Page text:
Bark Cockroach

Photo(s): 

Bark Cockroach

Laxta sp.


Nocturnal. A communal insect that lives in small colonies using scent to communicate with each other. Many cockroaches lay their eggs protected in a tough, leathery capsule while some give birth to live young. The nymphs resemble their parents and moult up to 12 times before reaching adult size. 


Details Description
Type
Invertebrate
Group
Insect - Cockroach
Identifying Characteristics

Body oval shaped, dark brown or grey brown, up to 3 cm in length. Males have wings and a pale edge to their thorax. Females are wingless and have a broader body. Sometimes called trilobite roaches because of their trilobite-like appearance.

Distinctive Markings

Dark, oval shaped, very flat body.

Diet

Herbivore. Eats wood fibres. Adult cockroaches are eaten by other invertebrates (especially spiders), birds, lizards, frogs and mammals. They are also parasitised by round worms and wasps.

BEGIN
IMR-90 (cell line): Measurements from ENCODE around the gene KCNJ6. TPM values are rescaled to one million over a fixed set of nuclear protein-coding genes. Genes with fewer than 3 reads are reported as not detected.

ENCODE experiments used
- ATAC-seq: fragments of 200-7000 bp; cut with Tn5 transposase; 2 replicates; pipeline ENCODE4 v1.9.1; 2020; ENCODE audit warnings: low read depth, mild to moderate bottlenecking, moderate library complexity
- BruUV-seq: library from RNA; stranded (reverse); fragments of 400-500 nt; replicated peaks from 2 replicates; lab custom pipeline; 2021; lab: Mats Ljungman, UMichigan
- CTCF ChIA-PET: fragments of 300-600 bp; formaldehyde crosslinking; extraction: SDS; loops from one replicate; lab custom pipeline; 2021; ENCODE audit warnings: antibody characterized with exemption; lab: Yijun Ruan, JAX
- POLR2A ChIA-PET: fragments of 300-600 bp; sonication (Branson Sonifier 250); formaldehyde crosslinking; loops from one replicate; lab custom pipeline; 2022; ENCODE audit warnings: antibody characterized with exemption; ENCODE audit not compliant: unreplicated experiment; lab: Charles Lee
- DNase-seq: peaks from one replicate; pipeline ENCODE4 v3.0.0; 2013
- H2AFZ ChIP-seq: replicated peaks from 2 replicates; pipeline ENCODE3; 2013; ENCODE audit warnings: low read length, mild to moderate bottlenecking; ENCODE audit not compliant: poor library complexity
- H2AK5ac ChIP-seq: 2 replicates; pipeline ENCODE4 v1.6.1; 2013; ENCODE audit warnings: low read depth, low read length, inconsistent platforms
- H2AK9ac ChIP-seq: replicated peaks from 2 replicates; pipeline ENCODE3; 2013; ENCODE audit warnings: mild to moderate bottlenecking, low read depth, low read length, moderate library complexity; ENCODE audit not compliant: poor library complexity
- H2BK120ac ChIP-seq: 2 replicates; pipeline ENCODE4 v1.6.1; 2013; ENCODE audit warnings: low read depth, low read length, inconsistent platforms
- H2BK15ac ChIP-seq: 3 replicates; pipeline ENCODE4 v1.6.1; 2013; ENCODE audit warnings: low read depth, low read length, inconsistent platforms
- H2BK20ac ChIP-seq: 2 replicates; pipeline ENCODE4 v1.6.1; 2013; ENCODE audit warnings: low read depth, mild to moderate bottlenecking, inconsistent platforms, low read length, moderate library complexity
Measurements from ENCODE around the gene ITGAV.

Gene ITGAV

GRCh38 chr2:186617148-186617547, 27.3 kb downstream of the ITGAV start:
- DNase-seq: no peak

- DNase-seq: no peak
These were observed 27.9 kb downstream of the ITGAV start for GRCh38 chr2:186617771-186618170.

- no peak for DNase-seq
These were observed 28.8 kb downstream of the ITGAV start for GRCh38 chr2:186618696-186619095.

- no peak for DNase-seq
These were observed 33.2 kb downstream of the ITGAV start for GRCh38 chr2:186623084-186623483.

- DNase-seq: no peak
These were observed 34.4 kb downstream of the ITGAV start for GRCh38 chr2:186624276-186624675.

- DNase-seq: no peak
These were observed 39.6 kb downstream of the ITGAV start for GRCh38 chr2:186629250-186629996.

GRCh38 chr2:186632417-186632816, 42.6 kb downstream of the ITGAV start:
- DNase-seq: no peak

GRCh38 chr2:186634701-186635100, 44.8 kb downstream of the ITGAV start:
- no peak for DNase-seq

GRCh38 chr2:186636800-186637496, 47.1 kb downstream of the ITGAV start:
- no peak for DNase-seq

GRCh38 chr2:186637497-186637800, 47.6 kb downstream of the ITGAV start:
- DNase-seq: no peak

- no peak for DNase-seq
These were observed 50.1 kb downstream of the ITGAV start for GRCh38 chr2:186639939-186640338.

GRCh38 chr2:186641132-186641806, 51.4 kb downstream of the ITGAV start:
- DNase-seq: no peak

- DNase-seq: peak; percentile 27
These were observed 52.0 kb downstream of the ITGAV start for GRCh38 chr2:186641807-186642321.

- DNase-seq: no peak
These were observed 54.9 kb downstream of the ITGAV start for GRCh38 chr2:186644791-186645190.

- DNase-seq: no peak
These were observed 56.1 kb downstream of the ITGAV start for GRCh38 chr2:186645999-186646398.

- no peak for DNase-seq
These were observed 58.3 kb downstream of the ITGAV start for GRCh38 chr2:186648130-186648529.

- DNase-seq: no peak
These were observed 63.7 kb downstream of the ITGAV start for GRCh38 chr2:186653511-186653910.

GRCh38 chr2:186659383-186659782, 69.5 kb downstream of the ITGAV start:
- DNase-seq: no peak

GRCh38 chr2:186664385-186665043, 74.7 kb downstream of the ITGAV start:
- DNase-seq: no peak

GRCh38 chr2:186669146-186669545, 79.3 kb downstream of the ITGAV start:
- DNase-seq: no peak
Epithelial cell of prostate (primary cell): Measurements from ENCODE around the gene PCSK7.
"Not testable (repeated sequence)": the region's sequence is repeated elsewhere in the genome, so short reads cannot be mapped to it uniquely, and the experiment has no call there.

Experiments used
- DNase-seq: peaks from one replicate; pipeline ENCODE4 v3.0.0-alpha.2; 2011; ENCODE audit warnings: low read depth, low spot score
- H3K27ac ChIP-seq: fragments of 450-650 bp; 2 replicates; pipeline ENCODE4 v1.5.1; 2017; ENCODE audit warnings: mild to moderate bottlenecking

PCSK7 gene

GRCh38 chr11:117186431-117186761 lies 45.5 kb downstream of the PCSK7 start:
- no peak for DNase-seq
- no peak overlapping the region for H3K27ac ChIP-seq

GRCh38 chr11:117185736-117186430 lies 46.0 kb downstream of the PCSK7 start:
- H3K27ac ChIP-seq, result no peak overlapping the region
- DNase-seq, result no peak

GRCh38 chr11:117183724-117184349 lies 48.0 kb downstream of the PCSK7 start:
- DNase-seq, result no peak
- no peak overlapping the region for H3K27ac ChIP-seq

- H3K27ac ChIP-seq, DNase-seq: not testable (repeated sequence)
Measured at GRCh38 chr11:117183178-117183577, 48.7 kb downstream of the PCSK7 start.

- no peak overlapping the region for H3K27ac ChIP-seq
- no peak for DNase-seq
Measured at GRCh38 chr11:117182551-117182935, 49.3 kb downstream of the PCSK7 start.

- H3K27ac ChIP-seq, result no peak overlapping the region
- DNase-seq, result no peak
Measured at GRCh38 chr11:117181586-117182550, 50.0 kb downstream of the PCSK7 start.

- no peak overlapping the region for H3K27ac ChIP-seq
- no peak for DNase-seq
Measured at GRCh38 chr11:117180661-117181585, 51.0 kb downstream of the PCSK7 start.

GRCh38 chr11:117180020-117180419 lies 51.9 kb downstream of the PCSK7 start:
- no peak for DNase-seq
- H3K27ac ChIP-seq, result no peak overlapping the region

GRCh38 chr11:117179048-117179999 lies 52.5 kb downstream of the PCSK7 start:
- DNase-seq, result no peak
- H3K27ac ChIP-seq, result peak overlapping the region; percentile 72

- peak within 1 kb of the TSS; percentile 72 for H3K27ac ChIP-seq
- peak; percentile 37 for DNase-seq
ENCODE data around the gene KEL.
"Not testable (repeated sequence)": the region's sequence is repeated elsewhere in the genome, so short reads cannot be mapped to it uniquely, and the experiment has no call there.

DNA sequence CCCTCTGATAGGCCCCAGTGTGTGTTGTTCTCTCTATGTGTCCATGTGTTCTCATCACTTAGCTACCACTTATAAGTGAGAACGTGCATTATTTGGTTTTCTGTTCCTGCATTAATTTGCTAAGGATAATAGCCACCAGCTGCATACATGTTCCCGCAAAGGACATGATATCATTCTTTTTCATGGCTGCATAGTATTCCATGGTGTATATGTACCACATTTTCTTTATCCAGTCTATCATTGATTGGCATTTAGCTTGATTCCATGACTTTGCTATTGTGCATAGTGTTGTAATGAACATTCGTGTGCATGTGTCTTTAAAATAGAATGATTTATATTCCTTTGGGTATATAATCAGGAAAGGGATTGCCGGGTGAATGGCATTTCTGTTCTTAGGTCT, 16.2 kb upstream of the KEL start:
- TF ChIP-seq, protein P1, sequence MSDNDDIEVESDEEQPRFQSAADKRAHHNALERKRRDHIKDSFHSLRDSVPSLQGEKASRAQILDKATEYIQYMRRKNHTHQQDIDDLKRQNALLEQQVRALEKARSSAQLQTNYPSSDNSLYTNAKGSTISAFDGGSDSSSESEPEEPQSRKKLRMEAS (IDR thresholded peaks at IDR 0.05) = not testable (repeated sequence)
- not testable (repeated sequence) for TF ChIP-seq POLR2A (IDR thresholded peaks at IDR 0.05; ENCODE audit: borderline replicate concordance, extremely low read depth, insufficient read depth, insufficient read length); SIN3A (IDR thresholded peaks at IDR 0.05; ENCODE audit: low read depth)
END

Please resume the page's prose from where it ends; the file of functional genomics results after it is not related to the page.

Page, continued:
Habitat

Lives under bark or under rotting logs in forests, woodlands and heathland.

Native Status
Native to Australia
Taxonomy
Phylum
Arthropoda
Class
Insecta
Order
Blattodea
Family
Blaberidae
Genus
Laxta
Species
sp.
Found throughout Australia, including throughout Victoria.

Distribution maps indicate current and historic locations where species have been sighted.

Source: Atlas of Living Australia

Conservation Status
DEPI Advisory List
Not listed
FFG Act
Not listed
EPBC Act
Not listed

The conservation status of species is listed within Victoria and Australia.

The Department of Environment and Primary Industry (DEPI) Advisory List consists of non-statutory advisory lists of rare or threatened flora and fauna within Victoria.

The Flora and Fauna Guarantee Act 1988 (FFG Act) lists threatened species in Victoria. Under the Act, an Action Statement is produced for each listed species.

The Environment Protection and Biodiversity Conservation Act 1999 (EPBC Act) is the Australian Government’s key piece of environmental legislation, listing nationally threatened native species and ecological communities.